January 6, 2016
This will come as no surprise to anyone in our industry: Nearly every grocery store in the country now competes with one another to sell dinner. As a retailer, you’ve always shared customers with local restaurants, quick-service outlets and even beloved neighborhood ethnic spots. But nowadays, some of the finest meals ending up on family tables are coming from food retailers.
If you think back to the supermarkets of several decades ago, it seems like a miracle that these stores are even capable of producing restaurant-quality food. Back in the day, prepared offerings consisted mostly of slowly spinning rotisserie chickens and hot cases filled with monochromatic brown fried fodder. But during the early 1990s, this amalgam of freestanding restaurants and grocery stores began to hybridize in an impactful way. There’s even a dreadful name for this mashup: grocerants. Now this phenomenon is happening all around us, and it will only continue to grow.
Today, grocers’ prepared foods offerings are aimed at seducing and engaging with shoppers.
Collectively, retailers are offering shoppers the ultimate seat to witness pure culinary theater. After filling their carts with the week’s groceries, customers watch their salmon being seared and then delicately arranged over a crisp baby-greens salad. Or they toss a few staples into their carts and then carefully select dinner for their families from hot-food bars piled with chef-inspired, restaurant-quality entrées and side dishes.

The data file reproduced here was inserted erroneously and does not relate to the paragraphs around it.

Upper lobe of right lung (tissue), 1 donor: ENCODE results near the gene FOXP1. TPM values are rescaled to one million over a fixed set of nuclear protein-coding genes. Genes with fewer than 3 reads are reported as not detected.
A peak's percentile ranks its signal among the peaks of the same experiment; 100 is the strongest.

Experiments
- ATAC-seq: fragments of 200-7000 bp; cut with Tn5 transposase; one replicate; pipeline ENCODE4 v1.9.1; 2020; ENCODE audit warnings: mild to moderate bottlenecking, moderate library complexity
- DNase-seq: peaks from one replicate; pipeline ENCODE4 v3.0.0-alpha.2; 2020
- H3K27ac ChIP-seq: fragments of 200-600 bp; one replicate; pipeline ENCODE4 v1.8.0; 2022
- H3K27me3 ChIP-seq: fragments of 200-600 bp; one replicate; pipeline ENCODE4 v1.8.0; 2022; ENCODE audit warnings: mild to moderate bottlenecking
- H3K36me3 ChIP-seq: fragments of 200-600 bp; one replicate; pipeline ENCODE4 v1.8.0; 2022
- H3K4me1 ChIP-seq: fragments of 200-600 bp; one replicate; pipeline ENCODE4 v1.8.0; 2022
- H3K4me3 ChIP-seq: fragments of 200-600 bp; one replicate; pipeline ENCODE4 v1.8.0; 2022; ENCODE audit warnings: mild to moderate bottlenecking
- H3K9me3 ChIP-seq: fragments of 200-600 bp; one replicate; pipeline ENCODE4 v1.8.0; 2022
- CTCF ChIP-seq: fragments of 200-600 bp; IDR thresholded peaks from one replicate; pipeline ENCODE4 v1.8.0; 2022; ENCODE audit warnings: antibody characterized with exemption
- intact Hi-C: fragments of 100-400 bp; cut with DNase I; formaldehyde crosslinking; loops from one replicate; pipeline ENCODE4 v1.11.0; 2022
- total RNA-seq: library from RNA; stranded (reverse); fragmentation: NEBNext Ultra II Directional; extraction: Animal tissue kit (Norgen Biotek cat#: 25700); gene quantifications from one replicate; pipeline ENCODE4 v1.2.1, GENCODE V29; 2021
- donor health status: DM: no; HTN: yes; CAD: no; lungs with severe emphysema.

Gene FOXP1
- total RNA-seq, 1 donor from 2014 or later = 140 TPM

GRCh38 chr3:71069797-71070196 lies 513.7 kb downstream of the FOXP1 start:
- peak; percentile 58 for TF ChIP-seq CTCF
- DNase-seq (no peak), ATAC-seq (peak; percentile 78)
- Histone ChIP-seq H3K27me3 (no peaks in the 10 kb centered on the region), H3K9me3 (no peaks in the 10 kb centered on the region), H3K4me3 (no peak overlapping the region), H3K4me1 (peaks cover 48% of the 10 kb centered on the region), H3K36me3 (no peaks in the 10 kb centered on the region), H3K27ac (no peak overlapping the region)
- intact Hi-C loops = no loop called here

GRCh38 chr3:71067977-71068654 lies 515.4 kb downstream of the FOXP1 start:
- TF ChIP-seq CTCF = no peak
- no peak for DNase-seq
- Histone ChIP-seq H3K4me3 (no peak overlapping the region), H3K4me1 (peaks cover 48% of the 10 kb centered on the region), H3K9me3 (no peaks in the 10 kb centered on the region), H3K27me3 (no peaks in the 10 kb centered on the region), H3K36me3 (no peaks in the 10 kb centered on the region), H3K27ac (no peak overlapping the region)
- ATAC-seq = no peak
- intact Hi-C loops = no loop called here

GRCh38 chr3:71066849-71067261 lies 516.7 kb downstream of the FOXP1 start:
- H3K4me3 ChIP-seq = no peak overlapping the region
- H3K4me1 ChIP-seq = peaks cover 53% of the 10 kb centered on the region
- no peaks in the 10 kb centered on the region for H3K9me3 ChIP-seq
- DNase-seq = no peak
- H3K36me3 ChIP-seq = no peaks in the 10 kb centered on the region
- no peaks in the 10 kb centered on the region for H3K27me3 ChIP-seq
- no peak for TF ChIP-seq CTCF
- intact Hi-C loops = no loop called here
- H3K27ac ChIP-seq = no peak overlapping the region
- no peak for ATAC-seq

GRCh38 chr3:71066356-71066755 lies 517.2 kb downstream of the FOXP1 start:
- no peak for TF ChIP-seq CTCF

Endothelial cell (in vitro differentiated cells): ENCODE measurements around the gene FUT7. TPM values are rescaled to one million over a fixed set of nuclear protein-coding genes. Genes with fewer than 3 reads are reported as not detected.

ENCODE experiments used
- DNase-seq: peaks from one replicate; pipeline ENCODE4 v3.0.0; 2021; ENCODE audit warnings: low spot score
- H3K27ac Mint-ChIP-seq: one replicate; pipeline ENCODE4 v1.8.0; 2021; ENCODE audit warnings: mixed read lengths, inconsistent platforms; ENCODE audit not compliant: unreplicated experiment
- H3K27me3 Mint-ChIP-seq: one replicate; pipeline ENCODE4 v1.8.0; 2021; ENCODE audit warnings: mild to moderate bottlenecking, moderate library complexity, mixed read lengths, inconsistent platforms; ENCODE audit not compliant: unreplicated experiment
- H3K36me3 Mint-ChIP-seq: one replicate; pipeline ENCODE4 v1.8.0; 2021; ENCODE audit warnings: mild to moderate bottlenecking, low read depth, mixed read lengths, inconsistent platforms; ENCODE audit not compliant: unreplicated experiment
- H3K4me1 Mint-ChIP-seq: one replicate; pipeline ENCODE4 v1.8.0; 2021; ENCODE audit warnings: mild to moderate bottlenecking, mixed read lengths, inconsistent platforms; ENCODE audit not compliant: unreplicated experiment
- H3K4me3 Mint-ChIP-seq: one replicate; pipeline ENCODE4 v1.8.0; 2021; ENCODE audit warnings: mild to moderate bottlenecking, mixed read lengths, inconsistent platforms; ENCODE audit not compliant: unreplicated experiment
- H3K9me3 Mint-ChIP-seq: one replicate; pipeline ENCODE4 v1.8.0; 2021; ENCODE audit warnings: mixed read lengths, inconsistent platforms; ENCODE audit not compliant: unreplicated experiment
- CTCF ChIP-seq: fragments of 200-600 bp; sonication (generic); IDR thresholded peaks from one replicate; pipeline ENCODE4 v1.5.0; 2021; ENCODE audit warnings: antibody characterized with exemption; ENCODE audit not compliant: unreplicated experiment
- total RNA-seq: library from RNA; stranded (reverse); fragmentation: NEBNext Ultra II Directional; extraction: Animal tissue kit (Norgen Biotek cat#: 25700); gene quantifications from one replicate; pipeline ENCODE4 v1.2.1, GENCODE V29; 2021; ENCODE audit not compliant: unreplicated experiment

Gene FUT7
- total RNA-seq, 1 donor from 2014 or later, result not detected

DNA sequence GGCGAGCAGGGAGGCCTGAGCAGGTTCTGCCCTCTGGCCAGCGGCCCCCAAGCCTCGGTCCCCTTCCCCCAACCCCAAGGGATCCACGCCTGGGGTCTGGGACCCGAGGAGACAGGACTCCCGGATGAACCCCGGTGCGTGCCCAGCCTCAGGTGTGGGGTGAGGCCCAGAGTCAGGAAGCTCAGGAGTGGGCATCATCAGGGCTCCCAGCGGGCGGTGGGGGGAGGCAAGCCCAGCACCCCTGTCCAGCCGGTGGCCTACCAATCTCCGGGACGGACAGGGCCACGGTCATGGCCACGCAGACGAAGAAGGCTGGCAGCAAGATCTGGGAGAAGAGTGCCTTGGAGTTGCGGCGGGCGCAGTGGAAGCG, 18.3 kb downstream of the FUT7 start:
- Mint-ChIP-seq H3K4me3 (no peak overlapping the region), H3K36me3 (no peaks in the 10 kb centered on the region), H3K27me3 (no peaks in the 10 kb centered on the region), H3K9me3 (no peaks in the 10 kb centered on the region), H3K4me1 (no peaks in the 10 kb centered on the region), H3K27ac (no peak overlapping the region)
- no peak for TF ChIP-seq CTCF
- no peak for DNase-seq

Aside from these prepared foods options, however, most grocery chains are still composed of departments that clearly echo those of many other stores. That’s precisely why prepared foods are now the holy grail of a proprietary shopping experience. Providing an abundance of wonderful options is key to each store establishing its individual footprint or personality.
When run effectively, foodservice can be extremely profitable, build customer loyalty quickly and lay the groundwork to expand exponentially over time. In an increasingly competitive industry, a great deli can be the singular most valuable competition buster. But unequivocally, as the grocery and restaurant industries mature in this uneasy yet rapidly growing marriage, many foodservice programs fail. The primary reason? The lack of a true food culture in retail.
Epic fail or friends forever?